The President’s informal policy of refusing to enforce the lawPosted: November 26, 2012 | |
Republicans are in danger of embracing “comprehensive” immigration reform — which is to say, amnesty — out of panic. The GOP does need to do better among Hispanics and other voters, but this is not the way to achieve that — and, more important, it is bad policy. A formal policy of refusing to enforce the law is not obviously the best substitute for an informal policy of refusing to enforce the law. Which all things being equal, this is what President Obama has done. Yet in an once overachieving nation that has run according to the rule of law, it appears that once again the country suffers for its egomaniac and arrogant president, that doesn’t seem to realize that his word – his bond – is as shabby as any union boss’ has ever been. For example,
THE PRESIDENT: “But the fact of the matter is there are laws on the books that I have to enforce. And I think there’s been a great disservice done to the cause of getting the DREAM Act passed and getting comprehensive immigration passed by perpetrating the notion that somehow, by myself, I can go and do these things. It’s just not true.”
Now this is where we at The Contemplative Thinker begin to get confused. On the one hand, in signing a Memorandum directing to Department of Homeland Security (DHS) Secretary Janet Napolitano then she apparently passed the Memorandum to the Director of the United States Citizenship and Immigration Services (USCIS) for implementation.
The Reagan-era Immigration Reform and Control Act conferred amnesty upon some 3 million illegal’s in exchange for promises of stepped-up enforcement at the border and in the back office, further it included a mandatory enlistment into the military or a minimum of two years of college. But the sanctions never quite materialized. Even though some improved security measures were implemented after 9/11, the Bush years saw a 40 percent increase in the population of illegal’s, according to the Migration Policy Institute.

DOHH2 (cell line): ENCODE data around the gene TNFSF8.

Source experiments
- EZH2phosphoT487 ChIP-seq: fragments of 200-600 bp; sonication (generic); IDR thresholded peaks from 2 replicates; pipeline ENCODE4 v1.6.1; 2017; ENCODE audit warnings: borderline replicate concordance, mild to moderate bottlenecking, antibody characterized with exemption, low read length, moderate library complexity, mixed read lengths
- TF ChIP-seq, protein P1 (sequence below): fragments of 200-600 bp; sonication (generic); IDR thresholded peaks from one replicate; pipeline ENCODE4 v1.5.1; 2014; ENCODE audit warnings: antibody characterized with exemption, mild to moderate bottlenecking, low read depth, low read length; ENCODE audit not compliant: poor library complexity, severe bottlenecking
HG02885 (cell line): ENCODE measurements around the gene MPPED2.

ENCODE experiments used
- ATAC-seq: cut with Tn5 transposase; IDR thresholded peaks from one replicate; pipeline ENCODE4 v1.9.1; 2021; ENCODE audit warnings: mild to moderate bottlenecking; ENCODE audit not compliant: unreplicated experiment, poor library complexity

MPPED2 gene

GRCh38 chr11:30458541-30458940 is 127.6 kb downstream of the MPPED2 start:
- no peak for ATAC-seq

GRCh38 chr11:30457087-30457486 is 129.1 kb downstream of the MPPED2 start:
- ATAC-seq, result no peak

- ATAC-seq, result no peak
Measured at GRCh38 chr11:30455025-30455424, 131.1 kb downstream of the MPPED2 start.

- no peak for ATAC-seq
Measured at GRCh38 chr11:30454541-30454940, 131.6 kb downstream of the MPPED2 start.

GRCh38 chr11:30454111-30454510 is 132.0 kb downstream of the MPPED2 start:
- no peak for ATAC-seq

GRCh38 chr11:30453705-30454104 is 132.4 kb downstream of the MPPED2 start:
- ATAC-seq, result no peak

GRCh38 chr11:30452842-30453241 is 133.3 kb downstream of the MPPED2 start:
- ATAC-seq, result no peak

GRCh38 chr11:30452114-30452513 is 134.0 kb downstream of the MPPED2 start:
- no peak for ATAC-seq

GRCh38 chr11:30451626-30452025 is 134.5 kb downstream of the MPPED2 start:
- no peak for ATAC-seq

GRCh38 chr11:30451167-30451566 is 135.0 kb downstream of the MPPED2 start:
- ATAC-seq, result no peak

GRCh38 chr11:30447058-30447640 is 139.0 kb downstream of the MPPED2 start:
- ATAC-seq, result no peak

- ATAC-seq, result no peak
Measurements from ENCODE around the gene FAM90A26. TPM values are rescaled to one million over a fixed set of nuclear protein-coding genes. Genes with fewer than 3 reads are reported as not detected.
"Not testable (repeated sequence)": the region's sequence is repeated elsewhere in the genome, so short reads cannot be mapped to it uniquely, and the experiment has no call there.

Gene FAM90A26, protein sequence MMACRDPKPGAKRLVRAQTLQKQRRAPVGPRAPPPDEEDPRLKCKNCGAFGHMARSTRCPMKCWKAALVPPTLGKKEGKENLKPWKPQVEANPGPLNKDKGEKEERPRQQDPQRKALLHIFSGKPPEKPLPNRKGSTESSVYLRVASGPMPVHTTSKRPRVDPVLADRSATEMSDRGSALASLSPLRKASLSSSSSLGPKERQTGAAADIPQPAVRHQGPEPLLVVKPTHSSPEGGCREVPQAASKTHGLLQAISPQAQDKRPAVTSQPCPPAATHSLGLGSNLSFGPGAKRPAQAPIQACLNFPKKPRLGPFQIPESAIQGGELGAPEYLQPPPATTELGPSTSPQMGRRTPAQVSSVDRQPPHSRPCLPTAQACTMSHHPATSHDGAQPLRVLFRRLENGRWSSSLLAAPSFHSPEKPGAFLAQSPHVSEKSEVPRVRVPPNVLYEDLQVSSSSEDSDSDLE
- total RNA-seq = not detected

Our immigration system is in need of deep reform, but amnesty is not the first item on intelligent reformers’ to-do list, if indeed it belongs on the list at all. All decent people have a measure of sympathy for those who, driven by desperation, come illegally to the United States seeking work to provide for themselves and their families. That they so frequently work at low wages in miserable conditions and that they are vulnerable to every kind of abuse is reason for deeper sympathy still. But the solution to their plight is not to abandon the law, any more than the solution to the plight of Les Misérables is to legalize the theft of bread.
The rule of law exists to alleviate misery, not to mandate it. We know from historical experience that immigration amnesties serve only to encourage yet more illegal immigration, and the suffering and disorder that go along with it. Illegal immigrants constitute a permanent underclass, the growth of which is in the long-term interest of the citizens neither of the United States nor of those immigrants who aspire to citizenship. Stopgap measures such as “temporary guest worker” programs simply convert that underclass from de facto to de jure.
There are many steps we can and should take toward improving our national immigration regime. And for those who are here illegally, especially those who were brought here as young children, our policy options are not restricted to amnesty or round-ups and mass deportations. As anybody who has ever missed a credit-card payment can attest, we have more than sufficient information technology to identify whether people who are cashing paychecks, renting homes, or transacting ordinary business are in fact legally authorized to do so. Until the borders are physically secured, our most effective and most humane option is steady, consistent, judicious workplace enforcement. We do not lack the national means to enforce the law, only the political will to do so.